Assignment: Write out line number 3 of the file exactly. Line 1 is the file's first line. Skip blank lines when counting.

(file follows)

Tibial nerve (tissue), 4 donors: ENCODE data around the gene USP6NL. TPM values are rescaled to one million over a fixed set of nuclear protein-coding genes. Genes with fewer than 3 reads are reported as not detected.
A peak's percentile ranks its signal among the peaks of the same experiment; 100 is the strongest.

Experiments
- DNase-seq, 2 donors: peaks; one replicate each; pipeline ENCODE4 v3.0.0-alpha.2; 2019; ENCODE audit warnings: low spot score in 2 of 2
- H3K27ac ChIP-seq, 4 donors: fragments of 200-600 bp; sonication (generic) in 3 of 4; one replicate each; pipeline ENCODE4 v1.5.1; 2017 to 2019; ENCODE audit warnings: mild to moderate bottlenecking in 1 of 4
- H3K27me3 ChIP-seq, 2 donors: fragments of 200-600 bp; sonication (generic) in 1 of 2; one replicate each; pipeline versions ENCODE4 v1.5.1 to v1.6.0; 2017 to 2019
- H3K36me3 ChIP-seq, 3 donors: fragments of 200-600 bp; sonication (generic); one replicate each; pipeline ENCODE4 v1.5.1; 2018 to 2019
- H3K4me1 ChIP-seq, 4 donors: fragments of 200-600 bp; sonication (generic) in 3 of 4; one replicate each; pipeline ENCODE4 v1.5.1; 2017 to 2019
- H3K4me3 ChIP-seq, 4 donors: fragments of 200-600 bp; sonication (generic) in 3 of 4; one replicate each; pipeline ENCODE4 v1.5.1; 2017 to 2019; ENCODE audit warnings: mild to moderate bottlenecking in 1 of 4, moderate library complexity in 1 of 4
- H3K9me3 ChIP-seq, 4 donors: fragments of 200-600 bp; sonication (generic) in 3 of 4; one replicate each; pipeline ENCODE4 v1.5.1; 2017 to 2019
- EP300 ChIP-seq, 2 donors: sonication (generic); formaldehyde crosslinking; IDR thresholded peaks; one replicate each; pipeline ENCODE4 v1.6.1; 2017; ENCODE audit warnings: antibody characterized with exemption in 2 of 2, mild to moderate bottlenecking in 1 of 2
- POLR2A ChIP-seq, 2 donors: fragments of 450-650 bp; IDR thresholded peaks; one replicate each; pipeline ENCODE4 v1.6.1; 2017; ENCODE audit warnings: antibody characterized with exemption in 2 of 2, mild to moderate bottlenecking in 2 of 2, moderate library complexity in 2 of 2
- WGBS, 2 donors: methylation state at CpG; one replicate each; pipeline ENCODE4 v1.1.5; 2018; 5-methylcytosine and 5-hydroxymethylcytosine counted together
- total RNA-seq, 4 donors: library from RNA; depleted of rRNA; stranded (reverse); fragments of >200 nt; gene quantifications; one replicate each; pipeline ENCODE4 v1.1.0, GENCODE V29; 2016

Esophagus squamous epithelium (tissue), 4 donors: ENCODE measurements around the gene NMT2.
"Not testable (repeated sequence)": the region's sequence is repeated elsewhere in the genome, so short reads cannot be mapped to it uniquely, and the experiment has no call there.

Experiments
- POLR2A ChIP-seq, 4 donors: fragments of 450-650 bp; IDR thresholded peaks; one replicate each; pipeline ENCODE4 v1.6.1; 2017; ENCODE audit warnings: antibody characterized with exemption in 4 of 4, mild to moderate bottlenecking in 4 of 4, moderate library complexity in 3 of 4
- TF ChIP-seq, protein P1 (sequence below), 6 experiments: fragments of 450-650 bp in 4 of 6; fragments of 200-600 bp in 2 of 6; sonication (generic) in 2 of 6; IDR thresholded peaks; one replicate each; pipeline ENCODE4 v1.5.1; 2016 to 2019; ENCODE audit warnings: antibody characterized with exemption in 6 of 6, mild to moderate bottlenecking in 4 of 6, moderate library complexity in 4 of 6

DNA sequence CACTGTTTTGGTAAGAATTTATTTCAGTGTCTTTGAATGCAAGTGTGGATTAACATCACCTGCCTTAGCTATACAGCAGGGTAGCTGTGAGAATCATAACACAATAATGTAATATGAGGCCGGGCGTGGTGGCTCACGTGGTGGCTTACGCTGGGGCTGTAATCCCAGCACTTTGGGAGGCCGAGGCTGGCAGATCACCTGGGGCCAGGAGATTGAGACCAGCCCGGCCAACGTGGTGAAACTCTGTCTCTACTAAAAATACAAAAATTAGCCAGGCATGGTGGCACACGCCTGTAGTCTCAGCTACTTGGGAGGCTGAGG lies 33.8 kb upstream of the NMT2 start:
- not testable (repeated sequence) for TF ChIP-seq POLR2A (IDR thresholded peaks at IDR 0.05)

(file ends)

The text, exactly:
Experiments